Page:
This is where it gets interesting. Because you assess the situation and you start remembering instances that were mentioned in the grievance(s). In the moment of hearing these issues, your mind races to situate yourself, within the turbulence. There are instinctive emotional pivots that you know that you can rely on, but that can also complicate the situation further. You’re very aware of this. So you reject the option to go in that direction. You start scanning for other alternatives. “It’s important that I handle this correctly”, you say to yourself. Not even realizing that you’re saying it. So you try to acknowledge the issues that the other person is having while attempting to clarify your side. It doesn’t work. There are more examples that start flying in your direction, like the rubber bands that your older brother used to shoot at you, as a kid. It stings. And it’s frustrating. And you’re powerless. Weakened by the gripe of an important person. Hurt by the inability to make it right. Damaged by the aftermath. You know that the truth is being skewed because the totality of the situation is not being addressed, merely small moments. Moments that, by themselves mean different things without the sum of all the parts but to make that thought known is going to cause another problem. There’s no way out, beyond resignation.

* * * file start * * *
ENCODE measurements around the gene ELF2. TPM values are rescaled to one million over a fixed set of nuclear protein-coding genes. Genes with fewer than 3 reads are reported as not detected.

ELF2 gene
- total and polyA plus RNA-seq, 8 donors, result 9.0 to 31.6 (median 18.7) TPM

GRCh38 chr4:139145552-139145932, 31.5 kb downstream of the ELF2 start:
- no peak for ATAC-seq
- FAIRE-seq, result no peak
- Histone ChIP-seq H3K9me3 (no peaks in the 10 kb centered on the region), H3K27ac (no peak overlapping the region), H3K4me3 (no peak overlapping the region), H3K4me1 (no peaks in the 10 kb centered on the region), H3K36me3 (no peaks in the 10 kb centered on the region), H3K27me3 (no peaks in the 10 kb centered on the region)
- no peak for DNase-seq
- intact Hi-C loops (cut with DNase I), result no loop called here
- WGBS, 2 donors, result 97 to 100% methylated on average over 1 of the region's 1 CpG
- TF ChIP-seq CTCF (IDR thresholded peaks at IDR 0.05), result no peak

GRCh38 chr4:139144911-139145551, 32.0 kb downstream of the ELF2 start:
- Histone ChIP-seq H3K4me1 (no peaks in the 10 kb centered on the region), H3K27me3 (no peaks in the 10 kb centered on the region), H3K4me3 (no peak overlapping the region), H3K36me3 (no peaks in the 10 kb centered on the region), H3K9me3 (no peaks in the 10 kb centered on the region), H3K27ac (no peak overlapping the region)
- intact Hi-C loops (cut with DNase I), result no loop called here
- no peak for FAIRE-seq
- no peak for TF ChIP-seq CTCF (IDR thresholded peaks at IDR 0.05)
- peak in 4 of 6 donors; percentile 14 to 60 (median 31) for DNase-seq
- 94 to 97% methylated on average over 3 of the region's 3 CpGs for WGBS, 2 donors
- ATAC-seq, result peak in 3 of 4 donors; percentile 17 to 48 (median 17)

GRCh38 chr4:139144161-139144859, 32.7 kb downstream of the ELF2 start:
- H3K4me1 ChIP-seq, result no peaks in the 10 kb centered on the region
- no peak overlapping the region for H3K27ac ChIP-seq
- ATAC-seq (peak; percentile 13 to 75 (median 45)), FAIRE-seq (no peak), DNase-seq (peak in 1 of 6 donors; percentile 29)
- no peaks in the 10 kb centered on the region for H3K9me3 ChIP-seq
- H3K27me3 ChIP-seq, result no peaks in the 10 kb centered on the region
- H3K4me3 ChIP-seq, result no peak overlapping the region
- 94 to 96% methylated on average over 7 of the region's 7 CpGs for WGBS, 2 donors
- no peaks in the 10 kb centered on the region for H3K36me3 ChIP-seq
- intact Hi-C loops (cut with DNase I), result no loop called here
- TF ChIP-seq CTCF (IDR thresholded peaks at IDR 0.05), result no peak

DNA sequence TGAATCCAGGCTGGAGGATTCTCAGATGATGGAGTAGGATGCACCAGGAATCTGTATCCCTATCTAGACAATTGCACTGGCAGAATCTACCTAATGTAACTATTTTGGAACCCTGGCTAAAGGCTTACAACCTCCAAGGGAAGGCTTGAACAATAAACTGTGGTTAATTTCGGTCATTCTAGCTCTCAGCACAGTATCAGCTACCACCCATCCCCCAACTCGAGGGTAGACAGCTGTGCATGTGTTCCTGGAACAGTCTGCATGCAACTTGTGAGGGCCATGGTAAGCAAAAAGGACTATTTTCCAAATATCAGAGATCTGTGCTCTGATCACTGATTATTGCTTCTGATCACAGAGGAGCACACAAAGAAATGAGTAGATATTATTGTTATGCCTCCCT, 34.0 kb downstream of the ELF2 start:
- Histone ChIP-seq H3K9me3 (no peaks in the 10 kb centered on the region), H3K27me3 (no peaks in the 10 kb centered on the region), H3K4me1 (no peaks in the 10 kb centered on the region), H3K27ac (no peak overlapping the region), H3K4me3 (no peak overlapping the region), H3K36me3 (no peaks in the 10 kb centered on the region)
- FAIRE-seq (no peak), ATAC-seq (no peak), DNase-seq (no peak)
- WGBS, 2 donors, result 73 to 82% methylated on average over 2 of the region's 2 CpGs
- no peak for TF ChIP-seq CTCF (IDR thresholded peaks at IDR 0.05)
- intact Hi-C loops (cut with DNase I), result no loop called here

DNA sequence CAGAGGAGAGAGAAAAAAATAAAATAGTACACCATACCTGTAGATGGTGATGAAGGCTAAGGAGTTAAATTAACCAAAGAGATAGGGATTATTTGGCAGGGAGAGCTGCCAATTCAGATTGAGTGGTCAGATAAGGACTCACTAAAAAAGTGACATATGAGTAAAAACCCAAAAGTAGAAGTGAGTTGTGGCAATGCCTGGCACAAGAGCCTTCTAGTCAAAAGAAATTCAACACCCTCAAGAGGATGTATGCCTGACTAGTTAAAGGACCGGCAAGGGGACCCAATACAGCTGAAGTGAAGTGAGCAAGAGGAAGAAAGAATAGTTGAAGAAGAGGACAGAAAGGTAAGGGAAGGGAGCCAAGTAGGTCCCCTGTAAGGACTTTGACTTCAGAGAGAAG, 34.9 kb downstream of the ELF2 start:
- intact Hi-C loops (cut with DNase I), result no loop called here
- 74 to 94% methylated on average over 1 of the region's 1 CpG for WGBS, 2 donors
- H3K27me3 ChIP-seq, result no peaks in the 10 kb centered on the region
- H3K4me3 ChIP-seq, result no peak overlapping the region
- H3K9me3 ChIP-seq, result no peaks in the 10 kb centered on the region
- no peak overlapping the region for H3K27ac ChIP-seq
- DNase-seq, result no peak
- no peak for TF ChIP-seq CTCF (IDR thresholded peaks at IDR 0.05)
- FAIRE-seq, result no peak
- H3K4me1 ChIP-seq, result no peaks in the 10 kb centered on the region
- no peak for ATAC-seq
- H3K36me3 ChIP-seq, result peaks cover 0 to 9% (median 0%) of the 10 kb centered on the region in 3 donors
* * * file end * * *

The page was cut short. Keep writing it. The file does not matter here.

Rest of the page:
As you wake up, in the following days, you go about your business as usual, on the surface, all the while being frustrated with the outcome. Sad about the current state of affairs. You start to formulate arguments, in your mind, that make large amounts of sense which, when you think about the arguments of the opposition and how lopsided it all was, makes you annoyed. Part of that annoyance stems from the fact that you’ve finally realized things for yourself but you know that revisiting the issue will only lead to another confrontation. It’s too late. You also know that allowing things to remain the way they are is tantamount to admitting guilt. “I’m not guilty…not THAT guilty”. You come to realize that the situation is unresolvable and this is probably the most crushing part because you’ve grown to believe that you can fix anything if you have enough understanding. The problem, in this instance, is that you don’t really fully comprehend what is happening. No fix. It becomes apparent that space is needed but that kind of space scares you.  “People don’t usually come back from that kind of space…not to me, they don’t…” That’s part of the reason that you isolate yourself. This is the reason you don’t let them in. It’s always hurt so much to see them go because you knew that you weren’t getting them back. “They will understand, someday”, you say. But will they, really? You don’t believe in poetic justice and, with that being said, you can’t convince yourself that things will smoothe out. There is so much going on in your life though. You can’t despair. You won’t. No. Not like last time. You’ve developed thicker skin. However, you do start to wonder if all of this “thick skin” is turning you into a person that you won’t recognize, before long. You understand that you have to deal with the hurt. Not push it aside. Because it will fester. Mutate. Become something worse than what it is. So you stand, looking out of the window as the sun rises anew. On the precipice of a new day. And you hurt…